I'll just write your internal energy $$E$$ as $$U$$ and enthalpy $$H = U+pV$$. To simplify things (less variables) I'll only consider molar quantities and assume extensivity, which gets rid of $$N$$. The equation of state thus reads: $$U = V^{1-\gamma}f(S)$$ Let's calculate $$\gamma_a = \frac{C_p}{C_V}$$. First off: $$C_V = \frac{\partial U}{\partial T}_V \\ = T\frac{\partial S}{\partial T}_V \\ C_p = \frac{\partial H}{\partial T}_p \\ = T\frac{\partial S}{\partial T}_p$$

so let us convert these partial derivatives into partial derivatives of our basis variables $$S,V$$: $$dS = \frac{\partial S}{\partial T}_VdT+\frac{\partial S}{\partial V}_TdV \\ \frac{\partial S}{\partial T}_V = \left(\frac{\partial T}{\partial S}\right)^{-1} \\ \left(1-\frac{\partial S}{\partial p}_T\frac{\partial p}{\partial S}\right)dS= \frac{\partial S}{\partial T}_pdT+\frac{\partial S}{\partial p}_T\frac{\partial p}{\partial V} dV \\ \frac{\partial S}{\partial T}_p = \left(\frac{\partial T}{\partial S}-\frac{\partial T}{\partial V}\frac{\frac{\partial p}{\partial S}}{\frac{\partial p}{\partial V}}\right)^{-1}$$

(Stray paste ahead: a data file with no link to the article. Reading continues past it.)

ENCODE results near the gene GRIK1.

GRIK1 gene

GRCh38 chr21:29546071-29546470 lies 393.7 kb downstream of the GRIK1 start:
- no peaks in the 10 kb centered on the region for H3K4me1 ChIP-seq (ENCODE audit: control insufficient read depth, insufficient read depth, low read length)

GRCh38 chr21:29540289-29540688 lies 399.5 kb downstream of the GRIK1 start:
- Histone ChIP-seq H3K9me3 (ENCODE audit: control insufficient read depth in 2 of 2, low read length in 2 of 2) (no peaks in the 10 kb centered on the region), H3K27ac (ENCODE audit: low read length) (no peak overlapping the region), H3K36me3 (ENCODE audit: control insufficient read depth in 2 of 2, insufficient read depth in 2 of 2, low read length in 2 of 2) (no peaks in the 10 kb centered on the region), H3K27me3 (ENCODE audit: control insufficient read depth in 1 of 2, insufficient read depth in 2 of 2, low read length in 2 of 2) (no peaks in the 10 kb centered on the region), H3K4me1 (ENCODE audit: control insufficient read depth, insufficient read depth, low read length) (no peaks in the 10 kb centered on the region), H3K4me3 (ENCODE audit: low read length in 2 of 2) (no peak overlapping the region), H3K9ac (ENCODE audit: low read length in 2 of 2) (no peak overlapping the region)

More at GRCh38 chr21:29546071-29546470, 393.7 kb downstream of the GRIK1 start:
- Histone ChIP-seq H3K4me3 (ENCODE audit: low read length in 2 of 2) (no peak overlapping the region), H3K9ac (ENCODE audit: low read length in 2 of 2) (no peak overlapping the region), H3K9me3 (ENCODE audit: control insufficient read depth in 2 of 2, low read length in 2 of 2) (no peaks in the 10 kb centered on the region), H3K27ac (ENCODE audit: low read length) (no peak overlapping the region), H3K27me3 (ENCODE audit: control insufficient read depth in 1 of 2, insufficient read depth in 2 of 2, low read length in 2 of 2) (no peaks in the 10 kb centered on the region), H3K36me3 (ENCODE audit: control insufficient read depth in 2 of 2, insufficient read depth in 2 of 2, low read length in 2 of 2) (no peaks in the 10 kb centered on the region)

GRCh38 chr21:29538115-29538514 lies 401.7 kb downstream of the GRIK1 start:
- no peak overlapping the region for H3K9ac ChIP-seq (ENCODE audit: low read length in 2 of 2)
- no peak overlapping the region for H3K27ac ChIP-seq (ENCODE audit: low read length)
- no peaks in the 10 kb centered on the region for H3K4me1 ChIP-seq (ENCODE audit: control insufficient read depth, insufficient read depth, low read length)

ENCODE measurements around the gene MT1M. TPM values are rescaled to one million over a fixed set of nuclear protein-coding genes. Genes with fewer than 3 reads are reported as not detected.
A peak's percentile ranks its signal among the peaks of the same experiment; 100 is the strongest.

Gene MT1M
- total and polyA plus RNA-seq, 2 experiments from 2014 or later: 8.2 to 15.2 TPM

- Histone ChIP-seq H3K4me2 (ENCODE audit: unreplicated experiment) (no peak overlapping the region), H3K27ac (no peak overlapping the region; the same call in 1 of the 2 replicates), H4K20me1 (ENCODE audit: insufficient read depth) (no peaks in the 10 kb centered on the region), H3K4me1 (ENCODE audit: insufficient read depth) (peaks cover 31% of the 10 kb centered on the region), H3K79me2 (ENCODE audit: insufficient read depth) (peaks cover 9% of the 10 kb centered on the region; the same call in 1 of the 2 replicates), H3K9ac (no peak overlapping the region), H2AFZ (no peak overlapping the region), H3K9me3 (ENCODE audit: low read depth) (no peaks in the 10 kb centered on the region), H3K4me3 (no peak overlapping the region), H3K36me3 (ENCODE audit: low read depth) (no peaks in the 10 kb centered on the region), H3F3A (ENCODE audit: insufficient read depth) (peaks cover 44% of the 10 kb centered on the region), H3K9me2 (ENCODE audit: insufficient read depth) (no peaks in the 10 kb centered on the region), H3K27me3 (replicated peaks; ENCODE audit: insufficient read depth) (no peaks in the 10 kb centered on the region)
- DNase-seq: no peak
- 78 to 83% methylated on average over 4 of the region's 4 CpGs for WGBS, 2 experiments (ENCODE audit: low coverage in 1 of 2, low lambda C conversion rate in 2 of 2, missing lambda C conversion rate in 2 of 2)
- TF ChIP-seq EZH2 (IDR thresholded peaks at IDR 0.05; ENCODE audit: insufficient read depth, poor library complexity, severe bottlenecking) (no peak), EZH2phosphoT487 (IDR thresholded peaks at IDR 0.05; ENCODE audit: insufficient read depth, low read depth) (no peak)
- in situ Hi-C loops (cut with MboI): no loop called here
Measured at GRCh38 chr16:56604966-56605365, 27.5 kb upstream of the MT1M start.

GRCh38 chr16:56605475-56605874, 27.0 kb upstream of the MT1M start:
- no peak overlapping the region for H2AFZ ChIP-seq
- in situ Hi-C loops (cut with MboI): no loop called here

so:

$$\gamma_a = \left(1-\frac{\frac{\partial T}{\partial V}}{\frac{\partial T}{\partial S}}\frac{\frac{\partial p}{\partial S}}{\frac{\partial p}{\partial V}}\right)^{-1} \\ = \left(1-\frac{\frac{\partial^2 U}{\partial S\partial V}^2}{\frac{\partial^2 U}{\partial S^2}\frac{\partial^2 U}{\partial V^2}}\right)^{-1} \\ =\left(1-\frac{((1-\gamma)V^{-\gamma}f')^2}{V^{1-\gamma}f''(1-\gamma)(-\gamma)V^{-1-\gamma}f}\right)^{-1} \\ =\left(1+(\gamma^{-1}-1)\frac{f'^2}{f''f}\right)^{-1} \\$$